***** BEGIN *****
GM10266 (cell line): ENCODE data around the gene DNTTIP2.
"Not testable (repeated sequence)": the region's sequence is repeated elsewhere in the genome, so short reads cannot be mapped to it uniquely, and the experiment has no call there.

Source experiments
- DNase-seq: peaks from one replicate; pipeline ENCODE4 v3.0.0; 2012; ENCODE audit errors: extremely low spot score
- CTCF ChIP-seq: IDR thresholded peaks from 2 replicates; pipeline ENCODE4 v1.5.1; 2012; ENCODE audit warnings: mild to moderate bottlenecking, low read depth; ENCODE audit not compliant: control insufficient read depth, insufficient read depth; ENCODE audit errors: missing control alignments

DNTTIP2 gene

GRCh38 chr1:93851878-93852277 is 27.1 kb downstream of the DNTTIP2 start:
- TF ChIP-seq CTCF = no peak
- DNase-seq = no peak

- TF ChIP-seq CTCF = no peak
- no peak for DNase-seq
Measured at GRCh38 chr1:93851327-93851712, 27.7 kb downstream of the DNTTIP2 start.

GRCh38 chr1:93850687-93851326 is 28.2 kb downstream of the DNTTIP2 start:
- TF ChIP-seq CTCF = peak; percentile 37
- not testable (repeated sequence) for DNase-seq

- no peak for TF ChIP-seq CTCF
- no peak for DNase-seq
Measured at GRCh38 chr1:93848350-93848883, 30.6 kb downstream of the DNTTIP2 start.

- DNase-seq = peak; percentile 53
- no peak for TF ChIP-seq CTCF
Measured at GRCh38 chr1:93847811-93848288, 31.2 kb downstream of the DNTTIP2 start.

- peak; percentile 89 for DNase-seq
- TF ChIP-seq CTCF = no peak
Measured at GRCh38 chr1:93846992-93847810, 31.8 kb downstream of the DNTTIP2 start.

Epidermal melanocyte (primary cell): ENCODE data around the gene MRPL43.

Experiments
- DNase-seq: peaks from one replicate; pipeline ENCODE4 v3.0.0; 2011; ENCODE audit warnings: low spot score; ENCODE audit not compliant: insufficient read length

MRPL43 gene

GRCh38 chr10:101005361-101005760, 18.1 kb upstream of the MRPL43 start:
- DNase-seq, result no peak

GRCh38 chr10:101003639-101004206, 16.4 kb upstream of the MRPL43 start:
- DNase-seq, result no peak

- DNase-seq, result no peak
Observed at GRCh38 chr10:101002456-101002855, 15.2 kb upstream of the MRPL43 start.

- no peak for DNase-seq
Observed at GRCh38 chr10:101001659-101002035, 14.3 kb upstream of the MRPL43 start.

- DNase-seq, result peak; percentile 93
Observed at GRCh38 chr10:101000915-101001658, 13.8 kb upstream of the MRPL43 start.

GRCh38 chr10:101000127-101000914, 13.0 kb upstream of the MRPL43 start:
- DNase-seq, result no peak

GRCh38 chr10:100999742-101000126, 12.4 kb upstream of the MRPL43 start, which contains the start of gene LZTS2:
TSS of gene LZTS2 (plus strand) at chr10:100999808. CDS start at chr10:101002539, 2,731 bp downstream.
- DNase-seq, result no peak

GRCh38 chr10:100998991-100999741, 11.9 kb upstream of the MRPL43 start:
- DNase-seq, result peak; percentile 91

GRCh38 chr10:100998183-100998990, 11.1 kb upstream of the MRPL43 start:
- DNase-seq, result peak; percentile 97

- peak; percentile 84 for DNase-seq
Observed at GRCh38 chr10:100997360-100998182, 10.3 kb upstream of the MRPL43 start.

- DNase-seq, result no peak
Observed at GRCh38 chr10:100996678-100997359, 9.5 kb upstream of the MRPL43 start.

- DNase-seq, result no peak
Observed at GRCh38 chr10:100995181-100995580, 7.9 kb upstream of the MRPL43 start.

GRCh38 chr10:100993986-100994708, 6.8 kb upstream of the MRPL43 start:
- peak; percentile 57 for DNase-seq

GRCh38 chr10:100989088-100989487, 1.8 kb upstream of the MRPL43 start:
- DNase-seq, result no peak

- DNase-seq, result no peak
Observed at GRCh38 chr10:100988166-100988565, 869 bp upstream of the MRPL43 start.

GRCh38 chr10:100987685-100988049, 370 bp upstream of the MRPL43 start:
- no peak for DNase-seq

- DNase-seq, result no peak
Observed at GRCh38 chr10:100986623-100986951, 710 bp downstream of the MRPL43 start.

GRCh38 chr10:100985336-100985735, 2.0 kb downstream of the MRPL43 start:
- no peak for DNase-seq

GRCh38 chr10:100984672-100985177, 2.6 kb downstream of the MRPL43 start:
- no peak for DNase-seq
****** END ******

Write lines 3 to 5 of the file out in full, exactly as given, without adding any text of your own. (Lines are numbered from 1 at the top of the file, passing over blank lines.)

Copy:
Source experiments
- DNase-seq: peaks from one replicate; pipeline ENCODE4 v3.0.0; 2012; ENCODE audit errors: extremely low spot score
- CTCF ChIP-seq: IDR thresholded peaks from 2 replicates; pipeline ENCODE4 v1.5.1; 2012; ENCODE audit warnings: mild to moderate bottlenecking, low read depth; ENCODE audit not compliant: control insufficient read depth, insufficient read depth; ENCODE audit errors: missing control alignments